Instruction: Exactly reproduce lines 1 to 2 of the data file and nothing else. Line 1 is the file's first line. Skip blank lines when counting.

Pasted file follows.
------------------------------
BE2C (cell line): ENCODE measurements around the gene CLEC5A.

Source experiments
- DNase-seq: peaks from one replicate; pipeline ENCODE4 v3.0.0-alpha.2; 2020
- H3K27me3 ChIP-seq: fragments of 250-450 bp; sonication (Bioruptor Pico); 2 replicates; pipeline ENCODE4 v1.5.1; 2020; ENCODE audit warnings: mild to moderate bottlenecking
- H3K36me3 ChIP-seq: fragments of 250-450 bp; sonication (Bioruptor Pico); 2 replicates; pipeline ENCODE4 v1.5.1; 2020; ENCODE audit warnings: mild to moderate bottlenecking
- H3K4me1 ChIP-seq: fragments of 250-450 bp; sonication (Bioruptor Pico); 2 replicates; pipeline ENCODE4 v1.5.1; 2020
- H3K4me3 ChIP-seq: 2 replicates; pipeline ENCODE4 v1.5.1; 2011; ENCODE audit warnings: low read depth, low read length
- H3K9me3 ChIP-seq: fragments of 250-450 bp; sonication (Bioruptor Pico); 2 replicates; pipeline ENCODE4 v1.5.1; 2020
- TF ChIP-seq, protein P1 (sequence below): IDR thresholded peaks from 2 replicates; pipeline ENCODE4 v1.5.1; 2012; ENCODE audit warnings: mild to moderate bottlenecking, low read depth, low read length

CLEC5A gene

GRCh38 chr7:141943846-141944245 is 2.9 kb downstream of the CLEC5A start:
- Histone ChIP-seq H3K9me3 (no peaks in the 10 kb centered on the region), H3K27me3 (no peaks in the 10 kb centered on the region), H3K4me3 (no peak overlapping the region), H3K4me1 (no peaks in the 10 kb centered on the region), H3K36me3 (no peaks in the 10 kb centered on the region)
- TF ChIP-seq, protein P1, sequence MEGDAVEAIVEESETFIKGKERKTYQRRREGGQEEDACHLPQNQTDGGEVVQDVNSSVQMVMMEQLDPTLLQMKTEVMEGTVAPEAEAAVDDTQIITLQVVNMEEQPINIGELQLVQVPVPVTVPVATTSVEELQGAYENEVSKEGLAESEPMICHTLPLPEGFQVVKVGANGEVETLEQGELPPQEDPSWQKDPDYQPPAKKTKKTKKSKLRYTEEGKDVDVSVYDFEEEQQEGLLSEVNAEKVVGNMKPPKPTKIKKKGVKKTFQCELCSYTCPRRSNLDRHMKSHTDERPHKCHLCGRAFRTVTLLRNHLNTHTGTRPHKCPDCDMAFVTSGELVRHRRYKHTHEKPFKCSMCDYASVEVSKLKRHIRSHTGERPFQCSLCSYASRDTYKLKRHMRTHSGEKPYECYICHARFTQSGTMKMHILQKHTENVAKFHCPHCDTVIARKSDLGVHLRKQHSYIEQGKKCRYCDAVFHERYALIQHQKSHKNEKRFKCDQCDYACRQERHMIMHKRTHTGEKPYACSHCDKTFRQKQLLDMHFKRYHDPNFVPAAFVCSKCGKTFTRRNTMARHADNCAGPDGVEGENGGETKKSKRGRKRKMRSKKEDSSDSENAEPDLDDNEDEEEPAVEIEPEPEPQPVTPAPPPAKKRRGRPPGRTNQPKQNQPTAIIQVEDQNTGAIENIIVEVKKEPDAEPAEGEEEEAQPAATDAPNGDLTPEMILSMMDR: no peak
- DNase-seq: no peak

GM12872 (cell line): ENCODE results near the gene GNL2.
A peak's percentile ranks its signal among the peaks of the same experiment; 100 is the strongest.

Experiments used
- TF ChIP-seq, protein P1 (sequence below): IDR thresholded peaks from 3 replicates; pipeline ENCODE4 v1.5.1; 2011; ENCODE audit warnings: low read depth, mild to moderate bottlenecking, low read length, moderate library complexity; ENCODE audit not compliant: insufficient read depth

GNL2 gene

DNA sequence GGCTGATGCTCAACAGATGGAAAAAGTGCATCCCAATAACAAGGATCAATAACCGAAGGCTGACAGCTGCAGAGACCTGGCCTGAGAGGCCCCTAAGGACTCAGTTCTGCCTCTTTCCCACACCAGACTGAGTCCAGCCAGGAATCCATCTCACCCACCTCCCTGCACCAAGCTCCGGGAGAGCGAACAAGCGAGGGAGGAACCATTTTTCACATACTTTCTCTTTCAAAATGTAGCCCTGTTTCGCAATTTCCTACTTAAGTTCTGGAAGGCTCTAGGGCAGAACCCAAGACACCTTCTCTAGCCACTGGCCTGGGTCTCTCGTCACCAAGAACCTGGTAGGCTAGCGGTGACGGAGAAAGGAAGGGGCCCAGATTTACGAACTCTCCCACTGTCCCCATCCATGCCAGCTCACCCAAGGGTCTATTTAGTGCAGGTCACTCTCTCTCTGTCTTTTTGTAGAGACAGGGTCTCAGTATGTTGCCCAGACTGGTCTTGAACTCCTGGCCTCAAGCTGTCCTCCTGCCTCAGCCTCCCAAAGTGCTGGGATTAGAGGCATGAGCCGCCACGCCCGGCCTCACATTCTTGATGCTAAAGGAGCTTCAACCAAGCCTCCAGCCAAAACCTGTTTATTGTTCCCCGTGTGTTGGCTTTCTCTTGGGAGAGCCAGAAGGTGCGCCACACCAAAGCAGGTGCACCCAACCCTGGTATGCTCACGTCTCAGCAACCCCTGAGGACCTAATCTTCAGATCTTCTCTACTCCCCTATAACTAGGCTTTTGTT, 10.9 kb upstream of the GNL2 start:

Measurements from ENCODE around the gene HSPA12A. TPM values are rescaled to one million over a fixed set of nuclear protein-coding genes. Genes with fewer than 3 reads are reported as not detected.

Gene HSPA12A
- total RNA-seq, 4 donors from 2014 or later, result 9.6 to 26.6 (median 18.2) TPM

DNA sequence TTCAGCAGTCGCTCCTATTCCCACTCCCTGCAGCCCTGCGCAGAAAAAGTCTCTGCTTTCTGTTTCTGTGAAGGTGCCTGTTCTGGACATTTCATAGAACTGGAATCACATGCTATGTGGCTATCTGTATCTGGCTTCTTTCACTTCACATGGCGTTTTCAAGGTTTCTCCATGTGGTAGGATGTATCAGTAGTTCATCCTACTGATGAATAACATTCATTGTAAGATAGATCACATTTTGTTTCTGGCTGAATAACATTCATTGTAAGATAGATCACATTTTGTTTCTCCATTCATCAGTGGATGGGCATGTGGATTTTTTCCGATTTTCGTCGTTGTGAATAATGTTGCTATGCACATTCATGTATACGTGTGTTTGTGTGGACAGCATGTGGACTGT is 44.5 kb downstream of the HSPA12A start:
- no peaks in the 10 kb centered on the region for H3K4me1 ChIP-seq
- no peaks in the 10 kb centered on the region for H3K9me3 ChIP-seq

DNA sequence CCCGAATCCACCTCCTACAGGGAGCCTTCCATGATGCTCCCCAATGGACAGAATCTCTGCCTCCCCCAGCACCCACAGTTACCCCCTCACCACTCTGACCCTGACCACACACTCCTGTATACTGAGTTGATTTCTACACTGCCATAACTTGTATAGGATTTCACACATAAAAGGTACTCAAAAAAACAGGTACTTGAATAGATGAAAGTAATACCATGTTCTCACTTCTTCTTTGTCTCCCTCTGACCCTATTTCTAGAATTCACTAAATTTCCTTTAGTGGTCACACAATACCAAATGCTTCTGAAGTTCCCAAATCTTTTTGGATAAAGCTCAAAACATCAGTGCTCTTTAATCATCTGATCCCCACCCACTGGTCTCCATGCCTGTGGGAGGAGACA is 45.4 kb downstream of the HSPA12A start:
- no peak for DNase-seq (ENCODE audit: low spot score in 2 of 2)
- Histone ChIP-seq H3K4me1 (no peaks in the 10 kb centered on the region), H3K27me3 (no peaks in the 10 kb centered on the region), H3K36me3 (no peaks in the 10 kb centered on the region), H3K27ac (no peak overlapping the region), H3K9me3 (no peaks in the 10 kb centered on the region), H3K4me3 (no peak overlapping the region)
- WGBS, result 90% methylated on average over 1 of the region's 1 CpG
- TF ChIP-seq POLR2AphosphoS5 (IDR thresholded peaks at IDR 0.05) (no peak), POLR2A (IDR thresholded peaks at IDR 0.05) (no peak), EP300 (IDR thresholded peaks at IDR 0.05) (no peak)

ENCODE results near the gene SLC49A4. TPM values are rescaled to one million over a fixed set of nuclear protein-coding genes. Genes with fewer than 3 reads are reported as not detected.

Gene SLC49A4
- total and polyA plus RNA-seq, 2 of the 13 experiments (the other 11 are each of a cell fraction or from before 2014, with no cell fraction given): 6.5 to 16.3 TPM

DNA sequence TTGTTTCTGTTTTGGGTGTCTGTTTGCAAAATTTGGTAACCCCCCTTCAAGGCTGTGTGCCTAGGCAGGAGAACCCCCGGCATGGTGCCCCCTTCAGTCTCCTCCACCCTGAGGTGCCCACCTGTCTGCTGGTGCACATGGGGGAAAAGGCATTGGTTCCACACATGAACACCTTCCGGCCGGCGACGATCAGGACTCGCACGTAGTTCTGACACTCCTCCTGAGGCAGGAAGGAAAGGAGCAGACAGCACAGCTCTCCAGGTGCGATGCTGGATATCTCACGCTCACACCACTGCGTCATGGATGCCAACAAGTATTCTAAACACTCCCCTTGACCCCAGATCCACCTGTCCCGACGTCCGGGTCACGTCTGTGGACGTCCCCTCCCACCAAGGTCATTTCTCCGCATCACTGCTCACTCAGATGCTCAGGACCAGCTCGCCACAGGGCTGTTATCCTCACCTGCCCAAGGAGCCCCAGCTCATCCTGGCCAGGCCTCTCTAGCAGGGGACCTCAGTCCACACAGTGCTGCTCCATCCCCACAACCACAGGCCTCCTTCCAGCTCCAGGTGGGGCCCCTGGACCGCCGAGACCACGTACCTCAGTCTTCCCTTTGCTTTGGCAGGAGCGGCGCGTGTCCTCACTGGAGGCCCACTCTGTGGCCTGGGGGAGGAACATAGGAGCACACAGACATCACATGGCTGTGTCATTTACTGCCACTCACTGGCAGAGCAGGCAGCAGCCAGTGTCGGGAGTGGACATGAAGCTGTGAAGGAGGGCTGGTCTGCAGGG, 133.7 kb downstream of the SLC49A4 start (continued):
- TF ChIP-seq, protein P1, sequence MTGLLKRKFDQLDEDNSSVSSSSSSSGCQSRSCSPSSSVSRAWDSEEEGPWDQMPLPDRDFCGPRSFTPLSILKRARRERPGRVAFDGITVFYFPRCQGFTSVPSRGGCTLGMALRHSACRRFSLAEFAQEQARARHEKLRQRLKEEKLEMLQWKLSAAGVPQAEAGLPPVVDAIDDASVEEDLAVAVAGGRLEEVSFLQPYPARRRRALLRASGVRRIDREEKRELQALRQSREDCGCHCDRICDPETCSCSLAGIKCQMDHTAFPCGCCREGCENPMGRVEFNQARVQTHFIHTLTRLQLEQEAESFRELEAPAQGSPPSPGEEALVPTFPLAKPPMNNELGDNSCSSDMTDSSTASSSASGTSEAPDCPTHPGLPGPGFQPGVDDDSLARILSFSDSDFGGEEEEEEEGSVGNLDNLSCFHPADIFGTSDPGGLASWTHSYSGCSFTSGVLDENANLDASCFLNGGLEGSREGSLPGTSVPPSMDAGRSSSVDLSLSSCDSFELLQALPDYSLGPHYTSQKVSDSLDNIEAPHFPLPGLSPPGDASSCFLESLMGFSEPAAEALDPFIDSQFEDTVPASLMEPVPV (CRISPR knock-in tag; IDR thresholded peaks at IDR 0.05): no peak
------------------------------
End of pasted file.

BE2C (cell line): ENCODE measurements around the gene CLEC5A.

Source experiments